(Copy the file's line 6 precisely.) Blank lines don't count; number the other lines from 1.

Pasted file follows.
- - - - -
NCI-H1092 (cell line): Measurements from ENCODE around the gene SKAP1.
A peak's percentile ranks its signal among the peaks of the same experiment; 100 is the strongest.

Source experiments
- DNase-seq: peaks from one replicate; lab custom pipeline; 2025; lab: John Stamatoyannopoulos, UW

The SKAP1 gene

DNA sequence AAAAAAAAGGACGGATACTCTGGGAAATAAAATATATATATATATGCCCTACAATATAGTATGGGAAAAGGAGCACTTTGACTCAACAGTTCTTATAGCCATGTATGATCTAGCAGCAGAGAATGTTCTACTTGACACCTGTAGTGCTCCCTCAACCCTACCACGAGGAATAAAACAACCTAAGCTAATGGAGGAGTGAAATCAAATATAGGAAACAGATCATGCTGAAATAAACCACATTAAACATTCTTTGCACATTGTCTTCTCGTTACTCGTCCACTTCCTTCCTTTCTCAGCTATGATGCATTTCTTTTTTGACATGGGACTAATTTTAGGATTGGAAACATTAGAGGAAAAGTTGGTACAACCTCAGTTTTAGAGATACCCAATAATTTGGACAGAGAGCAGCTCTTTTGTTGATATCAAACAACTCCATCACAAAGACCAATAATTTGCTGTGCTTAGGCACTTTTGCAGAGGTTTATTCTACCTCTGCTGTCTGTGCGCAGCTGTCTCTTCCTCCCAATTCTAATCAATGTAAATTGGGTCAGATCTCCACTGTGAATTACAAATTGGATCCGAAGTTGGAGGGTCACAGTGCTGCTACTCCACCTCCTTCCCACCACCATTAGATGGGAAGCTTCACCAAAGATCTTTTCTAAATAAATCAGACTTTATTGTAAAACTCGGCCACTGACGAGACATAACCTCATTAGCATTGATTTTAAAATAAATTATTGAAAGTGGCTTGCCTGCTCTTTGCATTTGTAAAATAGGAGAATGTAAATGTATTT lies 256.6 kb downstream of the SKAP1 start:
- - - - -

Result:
DNA sequence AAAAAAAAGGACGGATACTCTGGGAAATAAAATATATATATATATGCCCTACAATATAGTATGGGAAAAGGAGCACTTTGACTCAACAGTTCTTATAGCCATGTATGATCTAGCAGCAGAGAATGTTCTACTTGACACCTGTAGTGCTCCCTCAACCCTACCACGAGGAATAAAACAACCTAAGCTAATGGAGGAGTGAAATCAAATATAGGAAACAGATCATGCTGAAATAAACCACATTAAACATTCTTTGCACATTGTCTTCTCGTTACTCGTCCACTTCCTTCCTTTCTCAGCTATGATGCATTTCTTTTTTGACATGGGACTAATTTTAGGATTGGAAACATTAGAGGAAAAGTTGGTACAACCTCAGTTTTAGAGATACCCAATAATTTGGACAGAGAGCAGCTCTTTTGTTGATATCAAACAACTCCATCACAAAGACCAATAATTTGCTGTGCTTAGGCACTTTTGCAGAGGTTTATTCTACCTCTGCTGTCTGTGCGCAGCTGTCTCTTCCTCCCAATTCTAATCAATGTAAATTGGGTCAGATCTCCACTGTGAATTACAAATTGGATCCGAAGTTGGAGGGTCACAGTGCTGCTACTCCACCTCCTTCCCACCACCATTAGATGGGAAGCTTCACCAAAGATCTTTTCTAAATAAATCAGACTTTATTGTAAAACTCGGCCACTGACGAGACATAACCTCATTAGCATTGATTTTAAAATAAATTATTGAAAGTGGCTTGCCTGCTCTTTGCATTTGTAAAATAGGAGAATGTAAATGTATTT lies 256.6 kb downstream of the SKAP1 start: